This is the basics of how modern hair transplants work, along with a little review of the history of hair restoration to understand how far we have come today. Many patients, when they come to see me, are confused about how hair transplant works and what they need to do to maintain the results over time.
Due to public bathing rituals and the disease condition of young Asian women suffering from pubic hair loss, this type of transplant has proven to be an important step in knowing that hair transplant from one area of the body to another will thrive and survive. He called this phenomenon “donor dominance,” meaning that hairs that migrated from the back of the head to areas of genetic susceptibility to hair loss do not lose over time and retain the characteristics of the donor’s hair. This was the brilliant breakthrough we needed to know that the results would survive despite being implanted in areas prone to hair loss.
Then why isn’t the back of the head vulnerable to hair loss? Well, only God knows. But it’s true. Think of the baldest man you know (the one who hasn’t shaved the back of his head). He still has his hair there. Even the baldest man has horseshoe-shaped hair on the back of his head. When it comes to hair transplant, the only trick is to know which areas are “safe” for a transplant, i.e. areas that won’t be lost over time as you age. This is one of the main reasons transplanting an individual at the age of 20 can be problematic. We don’t know how much the hair on the back of the head might fall out over time. Also, you may run out of donor’s hair to transplant the front of your head, and as you age more hair (the one that is not transplanted) falls out, allowing you to maintain a natural result.
This judgment is one of the main attributes that separates an experienced hair transplant surgeon from a novice. Knowing who to operate on—those that are safe and those that aren’t—is a fundamental prerequisite to performing a safe hair transplant operation. Subject to the law of supply and demand, individuals with extraordinary donor hair densities—many follicles per square centimeter of donor area—often can naturally and impressively cover massive baldness. The wise use of grafts by the surgeon, with good angles and good pattern distribution, helps to ensure that the results are natural and dense given the amount of hair loss in a particular person and the available donor hair supply.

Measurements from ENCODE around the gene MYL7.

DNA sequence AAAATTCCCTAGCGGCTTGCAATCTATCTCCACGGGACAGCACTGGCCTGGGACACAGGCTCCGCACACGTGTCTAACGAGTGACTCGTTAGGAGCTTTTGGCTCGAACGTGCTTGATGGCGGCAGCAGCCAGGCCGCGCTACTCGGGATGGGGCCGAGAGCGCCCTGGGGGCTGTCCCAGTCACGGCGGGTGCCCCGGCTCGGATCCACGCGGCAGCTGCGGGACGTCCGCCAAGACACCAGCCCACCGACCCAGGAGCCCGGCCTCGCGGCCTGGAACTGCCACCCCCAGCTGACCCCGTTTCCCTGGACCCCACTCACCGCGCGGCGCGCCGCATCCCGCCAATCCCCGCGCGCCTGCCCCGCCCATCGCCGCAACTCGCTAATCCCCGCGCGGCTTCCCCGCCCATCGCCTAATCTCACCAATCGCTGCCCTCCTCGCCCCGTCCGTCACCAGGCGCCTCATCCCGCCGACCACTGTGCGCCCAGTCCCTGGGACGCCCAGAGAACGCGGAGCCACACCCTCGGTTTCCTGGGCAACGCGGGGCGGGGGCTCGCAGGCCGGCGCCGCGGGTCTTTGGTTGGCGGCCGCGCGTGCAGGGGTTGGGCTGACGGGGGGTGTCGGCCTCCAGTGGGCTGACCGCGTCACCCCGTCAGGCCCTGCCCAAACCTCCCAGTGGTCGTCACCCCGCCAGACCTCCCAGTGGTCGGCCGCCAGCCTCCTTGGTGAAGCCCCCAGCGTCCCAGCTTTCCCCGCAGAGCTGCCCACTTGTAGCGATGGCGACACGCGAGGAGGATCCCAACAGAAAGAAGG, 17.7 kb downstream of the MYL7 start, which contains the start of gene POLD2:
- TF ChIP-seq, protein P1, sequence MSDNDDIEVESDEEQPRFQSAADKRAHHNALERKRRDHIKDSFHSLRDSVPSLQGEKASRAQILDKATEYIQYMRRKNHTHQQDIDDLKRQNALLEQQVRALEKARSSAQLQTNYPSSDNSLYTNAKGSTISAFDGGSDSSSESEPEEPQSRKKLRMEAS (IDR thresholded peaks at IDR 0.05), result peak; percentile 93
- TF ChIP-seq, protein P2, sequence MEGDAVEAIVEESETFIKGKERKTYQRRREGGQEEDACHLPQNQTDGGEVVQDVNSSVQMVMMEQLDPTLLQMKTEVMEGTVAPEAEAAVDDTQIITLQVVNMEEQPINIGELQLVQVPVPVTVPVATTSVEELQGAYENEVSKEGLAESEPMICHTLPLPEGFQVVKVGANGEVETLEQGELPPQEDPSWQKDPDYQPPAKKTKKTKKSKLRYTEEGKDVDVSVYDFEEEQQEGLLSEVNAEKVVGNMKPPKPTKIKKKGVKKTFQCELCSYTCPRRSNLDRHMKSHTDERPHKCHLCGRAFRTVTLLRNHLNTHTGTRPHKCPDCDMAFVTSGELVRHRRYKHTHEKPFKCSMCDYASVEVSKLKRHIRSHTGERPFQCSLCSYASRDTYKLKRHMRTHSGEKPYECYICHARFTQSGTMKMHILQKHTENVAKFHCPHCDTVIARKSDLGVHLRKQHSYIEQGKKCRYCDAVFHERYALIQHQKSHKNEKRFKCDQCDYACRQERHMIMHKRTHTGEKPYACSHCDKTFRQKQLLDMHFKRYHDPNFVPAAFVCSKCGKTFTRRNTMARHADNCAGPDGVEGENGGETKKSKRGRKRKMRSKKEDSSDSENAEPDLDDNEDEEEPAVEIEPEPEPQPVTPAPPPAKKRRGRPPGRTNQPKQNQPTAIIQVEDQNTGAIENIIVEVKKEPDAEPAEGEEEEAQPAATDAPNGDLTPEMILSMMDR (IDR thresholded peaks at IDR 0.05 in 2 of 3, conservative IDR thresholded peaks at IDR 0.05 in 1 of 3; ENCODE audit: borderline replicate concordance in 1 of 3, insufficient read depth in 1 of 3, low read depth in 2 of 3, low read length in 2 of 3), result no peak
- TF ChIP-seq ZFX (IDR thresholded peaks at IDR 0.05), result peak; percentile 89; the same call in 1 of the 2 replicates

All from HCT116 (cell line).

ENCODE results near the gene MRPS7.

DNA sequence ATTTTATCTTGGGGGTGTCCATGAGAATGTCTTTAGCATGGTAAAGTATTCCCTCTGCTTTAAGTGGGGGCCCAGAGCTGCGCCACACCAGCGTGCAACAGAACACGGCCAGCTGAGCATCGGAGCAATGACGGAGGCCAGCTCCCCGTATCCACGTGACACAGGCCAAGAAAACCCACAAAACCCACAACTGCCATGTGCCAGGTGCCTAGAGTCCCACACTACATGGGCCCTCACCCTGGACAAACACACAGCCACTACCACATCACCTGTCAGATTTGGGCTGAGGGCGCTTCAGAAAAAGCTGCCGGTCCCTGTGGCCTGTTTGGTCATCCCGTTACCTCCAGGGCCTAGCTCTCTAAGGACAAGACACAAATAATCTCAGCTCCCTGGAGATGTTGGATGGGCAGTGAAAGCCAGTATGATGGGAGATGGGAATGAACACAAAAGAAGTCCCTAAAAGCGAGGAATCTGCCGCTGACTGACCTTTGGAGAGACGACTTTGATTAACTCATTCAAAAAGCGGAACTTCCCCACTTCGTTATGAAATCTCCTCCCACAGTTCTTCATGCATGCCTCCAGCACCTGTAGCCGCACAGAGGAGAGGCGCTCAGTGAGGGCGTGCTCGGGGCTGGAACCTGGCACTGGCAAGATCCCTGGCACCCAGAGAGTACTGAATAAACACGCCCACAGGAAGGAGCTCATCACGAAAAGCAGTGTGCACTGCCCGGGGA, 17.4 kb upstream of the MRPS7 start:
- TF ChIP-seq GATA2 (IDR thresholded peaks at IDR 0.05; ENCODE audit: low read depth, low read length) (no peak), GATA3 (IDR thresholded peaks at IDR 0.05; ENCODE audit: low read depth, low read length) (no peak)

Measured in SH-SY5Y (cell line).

Another question that is often asked is, “Will the transplanted hair be the same as the non-transplanted hair? Will it be cut the same as the other hair?” The answer is a resolute yes. Hair transplant surgery is simply described as moving hair from one side of the head to the other, like taking a flower from one pot and moving it to another. You will grow in the new environment just like you did in the previous one. Even if the number of transplanted hairs does not exactly match the number of hairs lost, with good surgeon skill, 5,000 transplanted hairs (usually in large sessions) can be made to look like 50,000 hairs lost (start of hair loss). from bald). are revealed.)